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283

(1887) [MARC] Author: Viktor Rydberg Translator: Alfred Corning Clark With: Hans Anton Westesson Lindehn
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Full resolution (JPEG) - On this page / på denna sida - Pencil Sketches in Rome - 1. Ecclesiastical Rome, and Italian

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PEXCIL SKETCHES IN ROME. 283
and without opposition all into her embrace : Jews and
proselytes, Greeks and Arabians. If the traveller, as he
has the baths of Diocletian directly before him, will peep
inside of their ruined walls, he will find the beautiful
church of Santa Maria degli Angeli and the hundred pil-
lars of the Carthusian cloister still standing unmoved, as
a pledge that this, and all that he found worthy of study,
love and admiration in glorious Rome, has in no wise suf-
fered by the change that has taken place. Quite the con-
trary : he will find the memories of ancient greatness more
numerous and more instructive than ever, thanks to the
continued excavations. But the Carthusian monks who
were domiciled next to Maria degli Angeli—those are
now gone. The Italian government has suppressed a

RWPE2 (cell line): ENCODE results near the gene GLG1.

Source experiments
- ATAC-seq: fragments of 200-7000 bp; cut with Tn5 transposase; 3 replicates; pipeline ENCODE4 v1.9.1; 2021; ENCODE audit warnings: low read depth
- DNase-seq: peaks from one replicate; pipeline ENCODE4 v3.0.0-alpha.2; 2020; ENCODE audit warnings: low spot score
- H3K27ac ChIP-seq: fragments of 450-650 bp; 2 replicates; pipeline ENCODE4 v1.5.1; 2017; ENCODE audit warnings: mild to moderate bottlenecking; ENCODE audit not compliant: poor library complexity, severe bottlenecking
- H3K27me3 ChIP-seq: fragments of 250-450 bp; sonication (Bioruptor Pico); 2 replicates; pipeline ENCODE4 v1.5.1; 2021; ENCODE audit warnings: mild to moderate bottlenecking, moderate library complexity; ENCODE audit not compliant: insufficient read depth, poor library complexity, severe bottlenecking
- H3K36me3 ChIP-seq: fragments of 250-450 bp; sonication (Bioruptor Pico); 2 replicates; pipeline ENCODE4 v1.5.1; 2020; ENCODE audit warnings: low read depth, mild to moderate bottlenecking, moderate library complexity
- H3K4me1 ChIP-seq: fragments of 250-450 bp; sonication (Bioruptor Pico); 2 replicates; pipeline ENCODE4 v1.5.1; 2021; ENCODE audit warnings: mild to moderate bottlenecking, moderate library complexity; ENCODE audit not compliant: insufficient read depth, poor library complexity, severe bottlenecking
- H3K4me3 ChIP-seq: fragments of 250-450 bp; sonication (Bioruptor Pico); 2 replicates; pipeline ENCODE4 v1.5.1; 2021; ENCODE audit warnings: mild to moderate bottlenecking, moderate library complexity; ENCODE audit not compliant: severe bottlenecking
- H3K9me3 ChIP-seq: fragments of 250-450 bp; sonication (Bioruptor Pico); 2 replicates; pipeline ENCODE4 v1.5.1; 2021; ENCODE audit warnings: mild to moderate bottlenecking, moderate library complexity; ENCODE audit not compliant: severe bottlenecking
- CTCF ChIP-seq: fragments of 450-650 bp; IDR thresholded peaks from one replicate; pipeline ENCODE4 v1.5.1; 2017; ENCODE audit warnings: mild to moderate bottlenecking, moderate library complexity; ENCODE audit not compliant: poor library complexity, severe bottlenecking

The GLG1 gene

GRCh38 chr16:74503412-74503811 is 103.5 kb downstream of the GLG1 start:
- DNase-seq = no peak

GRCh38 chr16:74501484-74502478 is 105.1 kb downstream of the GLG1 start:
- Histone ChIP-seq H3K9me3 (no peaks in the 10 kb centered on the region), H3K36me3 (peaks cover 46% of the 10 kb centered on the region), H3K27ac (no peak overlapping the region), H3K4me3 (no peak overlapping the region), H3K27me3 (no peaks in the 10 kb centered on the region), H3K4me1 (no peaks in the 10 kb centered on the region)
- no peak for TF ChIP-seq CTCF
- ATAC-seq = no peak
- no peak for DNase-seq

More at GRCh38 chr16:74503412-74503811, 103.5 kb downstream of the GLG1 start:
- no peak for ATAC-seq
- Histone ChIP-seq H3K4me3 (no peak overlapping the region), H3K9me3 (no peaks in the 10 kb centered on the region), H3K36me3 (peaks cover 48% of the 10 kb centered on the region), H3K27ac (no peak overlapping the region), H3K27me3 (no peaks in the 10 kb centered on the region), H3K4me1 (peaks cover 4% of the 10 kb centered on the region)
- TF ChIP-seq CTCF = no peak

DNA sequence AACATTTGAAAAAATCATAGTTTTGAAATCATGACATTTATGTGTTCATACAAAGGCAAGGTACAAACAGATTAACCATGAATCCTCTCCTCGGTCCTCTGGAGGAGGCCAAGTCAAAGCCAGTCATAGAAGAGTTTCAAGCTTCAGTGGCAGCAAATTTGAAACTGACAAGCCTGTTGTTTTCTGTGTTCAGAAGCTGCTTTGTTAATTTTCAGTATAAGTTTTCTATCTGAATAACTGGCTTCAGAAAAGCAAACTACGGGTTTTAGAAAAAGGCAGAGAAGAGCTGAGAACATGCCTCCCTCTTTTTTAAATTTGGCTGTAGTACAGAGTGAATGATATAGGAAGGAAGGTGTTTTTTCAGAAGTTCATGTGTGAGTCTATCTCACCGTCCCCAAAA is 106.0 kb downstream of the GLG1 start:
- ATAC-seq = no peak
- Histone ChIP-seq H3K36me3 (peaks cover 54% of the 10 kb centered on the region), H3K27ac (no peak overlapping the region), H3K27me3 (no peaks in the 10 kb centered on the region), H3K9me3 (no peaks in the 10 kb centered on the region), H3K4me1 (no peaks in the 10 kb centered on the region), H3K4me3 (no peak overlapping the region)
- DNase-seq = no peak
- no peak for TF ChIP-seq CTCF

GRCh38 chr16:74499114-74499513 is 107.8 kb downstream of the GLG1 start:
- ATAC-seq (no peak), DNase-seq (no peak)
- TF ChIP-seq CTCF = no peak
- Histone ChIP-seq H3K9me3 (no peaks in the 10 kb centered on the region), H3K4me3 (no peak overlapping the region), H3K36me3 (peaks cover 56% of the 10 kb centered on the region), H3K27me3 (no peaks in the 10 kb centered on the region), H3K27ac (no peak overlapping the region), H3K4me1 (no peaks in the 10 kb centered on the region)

number of convents ; and no one whose brain has not
been twisted by maudlin romantic sentimentality, can
do otherwise than congratulate society, that these strong-
holds of darkness have been broken up. Yet I will not
deny that I would like to allow the friendly Franciscans
of San Bonaventura up on the Palatine, whose guest I
was one day during the Carnival, to remain until their
dying day in their little cloister, and enjoy their siesta
in the pleasant colonnade that opens upon their garden,
with its lofty palms and beautiful view. And the monks
of Sant’ Onofrio. too ! Long before I came to Rome,
had I heard mention of the pleasant Hieronymites of the
convent on the steep slope of Janiculus, as the only lib-
eral Christian monks in the whole Catholic world. Think,
once : near as they lived to the Vatican, this neighborhood
could not infect them with belief in the papal infallibility,
which they denied under the very nose of the Vatican
oecumenical council ! And when I now stood within
the walls of Sant’ Onofrio, and found that the pious

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